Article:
Inspired by Geoff, when I next walk the Ullswater Way I will try to imagine the valley at different times in its history – when glaciers were carving out the valleys, or when, as the climate warmed and rainfall increased, the area was covered in dense forest. I will try to imagine how life might have been during Neolithic or Iron Age times.
During this year’s Ullswater Outdoor Fest, the Friends of the Ullswater Way organised a series of five talks on the history and heritage of the valley. The second was by Kate Sharpe from Durham University on prehistoric Rock Art in the Lake District.
Twenty years ago almost nothing was known about rock art in the Lake District fells but, as Kate Sharpe’s talk revealed, it seems that the more we look the more we find. Carved into stones and boulders, we find mysterious circular hollows known as ‘cups’, perhaps together with rings, grooves and other shapes. So when were these designs created? By whom? And for what purpose? Kate’s talk, illustrated by stunning images of rock art throughout the area, guided us step by step towards an understanding of what we know so far about Rock Art in the Lake District and highlighted the big questions that she and others are still striving to answer.
Kate first gave an overview of what we currently know about British Rock Art, using a map to illustrate that the majority of Britain’s 7000 known rock art sites are in Scotland and northern England. However, she emphasized that only a few areas have been thoroughly documented, an example being Northumberland and Durham where local communities have been in involved in the recording process. She also explained the different types of rock art, distinguishing for example between designs found on bedrock and boulders, those found on megalithic structures such as standing stones, and those on portable stones, such as cup-marked cobbles. All this rock art has been dated to the Neolithic and Bronze Ages, from about 4000 to 1500 BC.
When Kate began working on Cumbrian Rock Art, about 20 years ago, the markings on Long Meg and the Standing Stones of Shap were well known but almost nothing had been recorded from the central Lake District. However, not soon after, a local resident of Patterdale who had seen cup marks whilst on holiday in Italy, realized that there were similar designs on the rocks in his garden. Subsequently similar marks were found in other locations in Patterdale and beyond.
The more people have looked for rock art, the more has been found – at Loweswater, Buttermere, Langdale, Grasmere, Grange in Borrowdale, Thirlmere, Rydal, Ambleside – 35 sites to date. As Kate plotted these sites on a map, she began to see a pattern emerging which might help explain the purpose behind the enigmatic designs.
Kate realized that all the Lake District rock art sites are close to the head or tail of lakes, on or just above the valley floor of valleys linking the lowlands to the mountains. Perhaps our Neolithic and Bronze Age ancestors moved seasonally in and out of valleys or between valleys, following their herds, or making regular journeys to key sites such as the axe factory known to have existed in Langdale. Perhaps the valleys provided useful site-lines, perhaps lake margins were easier to move along than the higher fells, perhaps cargo and people were moved by boats on the lakes.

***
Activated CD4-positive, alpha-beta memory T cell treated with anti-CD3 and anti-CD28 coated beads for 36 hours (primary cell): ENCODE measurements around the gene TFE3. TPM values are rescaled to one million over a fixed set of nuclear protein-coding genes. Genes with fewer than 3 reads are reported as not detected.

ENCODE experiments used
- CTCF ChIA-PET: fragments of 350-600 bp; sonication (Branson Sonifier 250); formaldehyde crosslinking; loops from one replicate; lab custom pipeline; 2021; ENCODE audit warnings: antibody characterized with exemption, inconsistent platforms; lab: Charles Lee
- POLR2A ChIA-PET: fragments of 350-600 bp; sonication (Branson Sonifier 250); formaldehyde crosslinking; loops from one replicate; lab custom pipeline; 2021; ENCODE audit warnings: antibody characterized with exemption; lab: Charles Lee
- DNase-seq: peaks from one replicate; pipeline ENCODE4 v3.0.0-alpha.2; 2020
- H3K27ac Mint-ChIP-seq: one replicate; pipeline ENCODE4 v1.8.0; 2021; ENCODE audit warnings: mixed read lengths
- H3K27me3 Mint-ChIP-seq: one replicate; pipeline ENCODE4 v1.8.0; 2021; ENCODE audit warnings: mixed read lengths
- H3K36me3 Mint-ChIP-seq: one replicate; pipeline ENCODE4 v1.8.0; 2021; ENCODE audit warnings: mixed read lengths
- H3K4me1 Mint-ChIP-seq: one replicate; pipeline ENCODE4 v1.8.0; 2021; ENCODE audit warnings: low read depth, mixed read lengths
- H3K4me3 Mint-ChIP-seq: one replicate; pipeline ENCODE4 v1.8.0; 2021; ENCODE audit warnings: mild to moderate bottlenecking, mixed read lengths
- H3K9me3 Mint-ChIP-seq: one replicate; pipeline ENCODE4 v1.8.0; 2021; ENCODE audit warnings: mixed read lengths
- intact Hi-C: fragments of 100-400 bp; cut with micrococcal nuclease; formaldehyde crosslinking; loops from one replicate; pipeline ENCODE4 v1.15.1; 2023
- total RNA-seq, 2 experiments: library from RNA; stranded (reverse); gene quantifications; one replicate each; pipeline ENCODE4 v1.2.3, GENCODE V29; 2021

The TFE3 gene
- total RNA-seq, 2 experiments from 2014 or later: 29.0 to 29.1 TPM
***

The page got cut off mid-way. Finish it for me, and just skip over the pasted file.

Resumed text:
So were the cup-marked stones used for way-marking? Or did they perhaps mark a meeting place? Or maybe they had a commemorative or ritual purpose – a place, for example, where the solstice could be observed. If you would like read more about Kate’s work please see the attached article. You can also follow the unfolding story of Britain’s Rock Art on http://archaeologydataservice.ac.uk/era/ and as you are out and about in the fells please keep your eyes peeled for new discoveries.
During this year’s Ullswater Outdoor Fest, the Friends of the Ullswater Way organised a series of five talks on the history and heritage of the valley. The first was by Nick Smith entitled “A Short History of the Ullswater Steamers.”
Nick began with a fascinating account of how he came to be a skipper on the Ullswater Steamers. Born in South Devon Nick arrived in Cumbria via Africa, Canada and various parts of Europe. He worked on ferries, fished for oysters and owned his own trawler before coming to work for the Ullswater Steamers when his wife took up a post with the Cumbria Constabulary. As a master boat handler, it took just 5 weeks intensive training before Nick’s first solo voyage as skipper of Raven.
From his own story, Nick turned to the history of the Ullswater Steamers, taking us back to 1855 when the Ullswater Steam Navigation Company was formed. In those days, before the road was completed around the base of ‘falling rocks’, the Steamers were a lifeline, transporting goods, people and mail from one end of the lake to the other. The Society’s first boat, bought in 1859, was a paddle steamer but it was soon replaced by Lady of the Lake, purchased in 1877 and Nick’s firm favourite. Lady of the Lake was built by T.B. Seath & Co. at Rutherglen near Glasgow and was transported in sections to Waterside where she was reassembled and winched into the lake. This year she is 140 years old and is thought to be the oldest working passenger vessel in the world.